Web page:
in The politics of Jean Genet’s late theatre
Carl Lavery

This chapter presents the interview between the author and Europe's foremost theatre and opera director, Lluís Pasqual. He is best known for his dazzling collaborations with the designer Fabià Puigserver, with whom he reinvented classic Spanish and European plays for contemporary audiences in Catalonia and elsewhere from the mid-1970s onwards. This interview deals with Pasqual's productions of The Balcony in 1980 and 1981 before going on to explore where Jean Genet's contemporary significance resides. His late theatre is a challenge to the Gaullist consensus of the 1950s and 1960s, and its political significance pertains to its critique of European attitudes towards immigrant workers and ethnic minorities. Like Genet's, Federico García Lorca's politics are found in the constant movement and oscillation between two extreme poles. As opposed to the cliché or congealed image, the movement caused by this oscillation is life itself, it can't be represented or pinned down.

in The politics of Jean Genet’s late theatre
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Carl Lavery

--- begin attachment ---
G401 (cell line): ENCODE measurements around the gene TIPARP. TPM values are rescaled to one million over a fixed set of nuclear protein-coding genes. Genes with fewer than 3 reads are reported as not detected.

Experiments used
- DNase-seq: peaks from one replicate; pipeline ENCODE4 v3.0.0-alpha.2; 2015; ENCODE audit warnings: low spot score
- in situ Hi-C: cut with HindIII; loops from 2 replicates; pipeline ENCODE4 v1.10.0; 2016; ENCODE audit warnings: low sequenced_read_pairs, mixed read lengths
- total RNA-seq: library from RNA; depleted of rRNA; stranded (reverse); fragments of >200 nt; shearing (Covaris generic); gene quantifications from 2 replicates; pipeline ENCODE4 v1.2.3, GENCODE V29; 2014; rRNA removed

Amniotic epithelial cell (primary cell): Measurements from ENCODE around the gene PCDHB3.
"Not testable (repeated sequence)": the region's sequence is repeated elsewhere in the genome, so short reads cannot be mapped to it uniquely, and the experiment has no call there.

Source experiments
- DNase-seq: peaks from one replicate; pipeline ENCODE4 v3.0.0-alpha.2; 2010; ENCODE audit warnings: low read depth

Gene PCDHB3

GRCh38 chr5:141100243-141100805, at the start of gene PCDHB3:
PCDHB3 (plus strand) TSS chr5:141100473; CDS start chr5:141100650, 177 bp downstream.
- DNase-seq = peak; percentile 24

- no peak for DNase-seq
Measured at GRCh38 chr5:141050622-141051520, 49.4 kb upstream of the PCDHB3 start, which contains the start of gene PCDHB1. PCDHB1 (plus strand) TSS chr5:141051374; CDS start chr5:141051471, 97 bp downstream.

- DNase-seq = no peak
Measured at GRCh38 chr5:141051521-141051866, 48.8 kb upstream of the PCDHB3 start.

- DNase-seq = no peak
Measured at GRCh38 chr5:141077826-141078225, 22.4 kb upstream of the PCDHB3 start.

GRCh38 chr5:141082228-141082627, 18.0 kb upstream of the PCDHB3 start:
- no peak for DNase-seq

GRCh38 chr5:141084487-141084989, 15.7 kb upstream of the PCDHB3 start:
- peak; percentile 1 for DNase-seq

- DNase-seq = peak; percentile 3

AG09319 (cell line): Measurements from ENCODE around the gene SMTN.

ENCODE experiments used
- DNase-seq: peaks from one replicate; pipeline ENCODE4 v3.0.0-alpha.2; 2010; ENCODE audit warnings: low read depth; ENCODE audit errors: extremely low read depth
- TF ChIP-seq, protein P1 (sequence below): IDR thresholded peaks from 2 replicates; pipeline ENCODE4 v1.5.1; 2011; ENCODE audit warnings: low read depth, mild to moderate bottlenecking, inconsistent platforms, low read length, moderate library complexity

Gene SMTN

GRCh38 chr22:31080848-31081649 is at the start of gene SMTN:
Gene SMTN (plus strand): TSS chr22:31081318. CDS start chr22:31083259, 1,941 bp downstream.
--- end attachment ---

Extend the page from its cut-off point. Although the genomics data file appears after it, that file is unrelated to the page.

This chapter presents the interview between the author and the director Ultz. In this interview, the author talks to the director Ultz about the production, before going on to reflect, more generally, on his experiences of staging Jean Genet. In October and November 2007, a hip-hop version of The Blacks was performed at the Theatre Royal Stratford East in East London. The play was commercially and critically acclaimed and was one of the most exciting productions of Genet's work to have taken place in recent years. For all the difficult emotions felt by the actors in The Blacks Remixed, there was a real sense of solidarity and affection in the Theatre Royal during the run. There is a cathartic process at work in Genet. Despite all the anger and aggression, the play takes you somewhere else, somewhere more positive.

in The politics of Jean Genet’s late theatre